Investors have likely noticed the pronounced outperformance of Microsoft Corporation (NASDAQ:MSFT) shares over the past several weeks. Indeed, shares have rallied more than 20% just since mid-January. Long derided as being ‘dead money’ and a boring technology giant starved for innovation, Microsoft Corporation (NASDAQ:MSFT)’s share price performance in only a few months’ time is more indicative of a start-up in high growth.
Beneath the excitement, however, is a disturbing lack of a suitable catalyst for such a rally. Should investors jump on the train? Or would investors be better served putting the uptrend under a microscope for further analysis?
Console mania in perspective
Presumably, a significant catalyst behind the rally in Microsoft Corporation (NASDAQ:MSFT) shares has to do with the likely revelation of a new Xbox video game console during a company event to be held May 21. It’s been eight years since the last new Xbox console release, so investors and video game fans alike are likely excited by the recent developments.
Fellow console maker Sony Corporation (ADR) (NYSE:SNE) is on a similar trend. After trading for less than $10 per share as recently as last December, the developer of the popular PlayStation console has rallied 70% in just a few months to its recent level of $17 per share.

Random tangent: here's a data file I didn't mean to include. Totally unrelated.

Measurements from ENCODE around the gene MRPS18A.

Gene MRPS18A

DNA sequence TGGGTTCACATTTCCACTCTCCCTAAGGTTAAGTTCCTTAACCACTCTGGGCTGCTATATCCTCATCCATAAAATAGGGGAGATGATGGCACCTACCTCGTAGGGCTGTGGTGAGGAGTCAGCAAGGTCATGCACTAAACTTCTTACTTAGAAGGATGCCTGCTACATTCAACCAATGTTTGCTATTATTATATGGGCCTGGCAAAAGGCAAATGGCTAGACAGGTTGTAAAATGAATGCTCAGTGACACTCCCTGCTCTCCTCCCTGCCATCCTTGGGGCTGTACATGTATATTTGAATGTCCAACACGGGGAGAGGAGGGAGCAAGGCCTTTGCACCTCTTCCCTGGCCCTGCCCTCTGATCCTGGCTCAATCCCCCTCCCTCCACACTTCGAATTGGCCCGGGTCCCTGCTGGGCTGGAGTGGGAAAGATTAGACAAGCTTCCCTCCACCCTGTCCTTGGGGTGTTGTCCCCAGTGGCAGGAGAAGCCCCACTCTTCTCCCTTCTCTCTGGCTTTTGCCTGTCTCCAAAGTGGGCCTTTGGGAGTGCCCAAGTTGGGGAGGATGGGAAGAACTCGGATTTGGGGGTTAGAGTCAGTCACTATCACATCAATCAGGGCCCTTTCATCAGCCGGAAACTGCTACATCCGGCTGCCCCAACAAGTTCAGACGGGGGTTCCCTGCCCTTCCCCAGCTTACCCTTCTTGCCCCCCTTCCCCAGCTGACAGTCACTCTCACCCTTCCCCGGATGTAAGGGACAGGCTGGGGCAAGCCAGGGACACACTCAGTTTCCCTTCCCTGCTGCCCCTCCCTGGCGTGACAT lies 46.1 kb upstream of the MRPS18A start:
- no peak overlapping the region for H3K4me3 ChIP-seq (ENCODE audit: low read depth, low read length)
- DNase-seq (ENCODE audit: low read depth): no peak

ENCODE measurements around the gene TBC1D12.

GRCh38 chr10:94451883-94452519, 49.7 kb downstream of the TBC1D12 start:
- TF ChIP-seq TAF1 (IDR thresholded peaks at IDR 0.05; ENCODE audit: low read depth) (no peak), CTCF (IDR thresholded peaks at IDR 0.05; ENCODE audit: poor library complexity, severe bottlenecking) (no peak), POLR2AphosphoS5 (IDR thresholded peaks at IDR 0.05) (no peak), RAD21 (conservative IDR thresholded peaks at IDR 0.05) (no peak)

Sony Corporation (ADR) (NYSE:SNE) released its PlayStation 3 device in the fall of 2006, and not wanting to be outdone by its closest competitor, will likely release a PlayStation 4 console around the same time of Microsoft Corporation (NASDAQ:MSFT)’s new release.
Curb your enthusiasm
Microsoft shares are in a clear uptrend, but for both video game enthusiasts and investors, the excitement surrounding new video game consoles needs to be put in the proper context.
Microsoft’s Entertainment and Devices Division is the business segment responsible for developing and producing the Xbox console. This division saw 35% revenue growth in 2006 and 28% revenue growth in 2007, thanks to the newly released Xbox 360.
However, it’s worth noting that Microsoft Corporation (NASDAQ:MSFT)’s Entertainment and Devices Division actually reported operating losses in both 2006 and 2007. That means that unfortunately, the Xbox itself was not a profitable venture for Microsoft when the last new console was released.
Furthermore, even in 2006 and 2007, the Entertainment and Devices Division accounted for less than 11% of Microsoft’s total revenue. And in fiscal 2012, the division made up just 13% of total revenue. To be blunt, the Xbox console is a drop in the bucket.
What really matters for Microsoft
A new video game console generates a lot of buzz from the media, for obvious reasons. However, for all intents and purposes, the Xbox just doesn’t matter for Microsoft.